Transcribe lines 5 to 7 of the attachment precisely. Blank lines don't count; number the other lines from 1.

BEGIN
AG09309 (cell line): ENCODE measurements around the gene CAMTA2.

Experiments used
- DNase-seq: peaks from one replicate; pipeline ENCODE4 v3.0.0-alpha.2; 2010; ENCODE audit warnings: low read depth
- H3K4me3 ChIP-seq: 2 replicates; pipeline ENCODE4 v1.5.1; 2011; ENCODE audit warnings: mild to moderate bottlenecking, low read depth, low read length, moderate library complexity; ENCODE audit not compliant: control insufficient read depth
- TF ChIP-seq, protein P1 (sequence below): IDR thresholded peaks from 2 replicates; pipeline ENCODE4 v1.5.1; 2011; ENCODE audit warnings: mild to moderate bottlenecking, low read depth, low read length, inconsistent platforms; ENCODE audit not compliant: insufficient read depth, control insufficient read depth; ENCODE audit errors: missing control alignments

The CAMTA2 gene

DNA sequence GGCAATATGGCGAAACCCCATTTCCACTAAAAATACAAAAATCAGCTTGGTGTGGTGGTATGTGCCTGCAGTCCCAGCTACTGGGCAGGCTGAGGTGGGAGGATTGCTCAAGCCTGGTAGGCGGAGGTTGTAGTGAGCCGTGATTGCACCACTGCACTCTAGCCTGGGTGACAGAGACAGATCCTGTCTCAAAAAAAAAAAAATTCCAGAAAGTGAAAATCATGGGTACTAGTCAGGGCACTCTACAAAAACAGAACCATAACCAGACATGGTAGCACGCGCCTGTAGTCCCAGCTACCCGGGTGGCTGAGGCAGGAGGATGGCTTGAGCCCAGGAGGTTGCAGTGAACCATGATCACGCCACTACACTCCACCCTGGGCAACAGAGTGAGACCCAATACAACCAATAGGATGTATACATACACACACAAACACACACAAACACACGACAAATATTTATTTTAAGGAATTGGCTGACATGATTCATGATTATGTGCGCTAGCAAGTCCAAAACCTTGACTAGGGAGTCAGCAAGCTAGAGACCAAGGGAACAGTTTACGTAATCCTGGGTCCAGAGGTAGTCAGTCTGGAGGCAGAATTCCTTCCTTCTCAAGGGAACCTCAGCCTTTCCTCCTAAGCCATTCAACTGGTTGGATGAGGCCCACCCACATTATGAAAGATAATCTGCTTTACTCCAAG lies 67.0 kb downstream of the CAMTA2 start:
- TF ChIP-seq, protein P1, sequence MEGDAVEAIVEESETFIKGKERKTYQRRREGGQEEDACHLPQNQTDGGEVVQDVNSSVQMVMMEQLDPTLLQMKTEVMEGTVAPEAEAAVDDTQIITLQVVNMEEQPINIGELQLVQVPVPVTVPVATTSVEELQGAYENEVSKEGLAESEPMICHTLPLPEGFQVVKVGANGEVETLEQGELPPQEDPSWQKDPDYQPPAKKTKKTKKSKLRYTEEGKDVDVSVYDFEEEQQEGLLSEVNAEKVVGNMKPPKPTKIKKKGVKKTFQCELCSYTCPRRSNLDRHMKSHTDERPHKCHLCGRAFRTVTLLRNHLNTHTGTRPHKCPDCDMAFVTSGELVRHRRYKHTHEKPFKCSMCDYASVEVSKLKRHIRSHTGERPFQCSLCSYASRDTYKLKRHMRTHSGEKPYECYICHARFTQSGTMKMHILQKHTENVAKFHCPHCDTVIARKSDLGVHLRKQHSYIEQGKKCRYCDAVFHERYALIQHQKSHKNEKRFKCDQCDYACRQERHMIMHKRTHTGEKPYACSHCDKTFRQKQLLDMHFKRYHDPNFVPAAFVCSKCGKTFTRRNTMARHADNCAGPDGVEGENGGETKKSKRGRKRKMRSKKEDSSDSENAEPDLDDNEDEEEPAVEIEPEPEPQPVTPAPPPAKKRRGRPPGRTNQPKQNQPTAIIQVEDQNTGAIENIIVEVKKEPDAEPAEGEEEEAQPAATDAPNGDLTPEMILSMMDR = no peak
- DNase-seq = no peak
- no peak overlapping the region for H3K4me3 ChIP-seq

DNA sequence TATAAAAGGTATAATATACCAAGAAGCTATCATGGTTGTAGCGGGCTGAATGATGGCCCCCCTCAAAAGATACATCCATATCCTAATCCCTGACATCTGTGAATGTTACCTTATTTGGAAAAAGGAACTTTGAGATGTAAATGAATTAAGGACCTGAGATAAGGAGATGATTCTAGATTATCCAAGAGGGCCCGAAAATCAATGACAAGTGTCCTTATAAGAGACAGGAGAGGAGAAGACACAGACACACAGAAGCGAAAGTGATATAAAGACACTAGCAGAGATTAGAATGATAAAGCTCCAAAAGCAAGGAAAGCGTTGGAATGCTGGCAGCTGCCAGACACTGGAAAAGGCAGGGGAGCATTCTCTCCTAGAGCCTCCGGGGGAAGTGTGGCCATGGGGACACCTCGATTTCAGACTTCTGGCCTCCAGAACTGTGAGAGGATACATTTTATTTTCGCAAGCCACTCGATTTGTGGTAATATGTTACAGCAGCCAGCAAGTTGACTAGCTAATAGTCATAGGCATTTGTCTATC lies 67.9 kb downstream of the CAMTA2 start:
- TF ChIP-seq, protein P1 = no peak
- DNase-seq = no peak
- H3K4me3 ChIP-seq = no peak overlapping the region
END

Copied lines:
- TF ChIP-seq, protein P1 (sequence below): IDR thresholded peaks from 2 replicates; pipeline ENCODE4 v1.5.1; 2011; ENCODE audit warnings: mild to moderate bottlenecking, low read depth, low read length, inconsistent platforms; ENCODE audit not compliant: insufficient read depth, control insufficient read depth; ENCODE audit errors: missing control alignments

The CAMTA2 gene

DNA sequence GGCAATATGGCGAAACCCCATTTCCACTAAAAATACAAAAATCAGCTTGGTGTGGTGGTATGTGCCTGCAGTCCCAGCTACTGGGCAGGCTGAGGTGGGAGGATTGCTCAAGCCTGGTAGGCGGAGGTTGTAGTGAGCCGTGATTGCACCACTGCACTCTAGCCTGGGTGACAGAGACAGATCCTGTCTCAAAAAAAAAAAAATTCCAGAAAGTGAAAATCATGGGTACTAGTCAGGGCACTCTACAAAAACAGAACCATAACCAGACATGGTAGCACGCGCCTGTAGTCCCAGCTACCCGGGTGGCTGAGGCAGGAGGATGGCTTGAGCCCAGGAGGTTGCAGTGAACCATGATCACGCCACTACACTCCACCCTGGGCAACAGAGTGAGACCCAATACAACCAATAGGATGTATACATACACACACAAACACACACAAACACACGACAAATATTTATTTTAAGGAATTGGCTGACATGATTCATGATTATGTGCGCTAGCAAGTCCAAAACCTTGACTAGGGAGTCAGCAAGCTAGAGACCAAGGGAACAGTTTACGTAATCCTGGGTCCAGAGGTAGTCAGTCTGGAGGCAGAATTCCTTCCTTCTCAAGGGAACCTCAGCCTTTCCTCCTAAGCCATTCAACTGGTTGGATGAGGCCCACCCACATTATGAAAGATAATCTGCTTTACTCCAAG lies 67.0 kb downstream of the CAMTA2 start: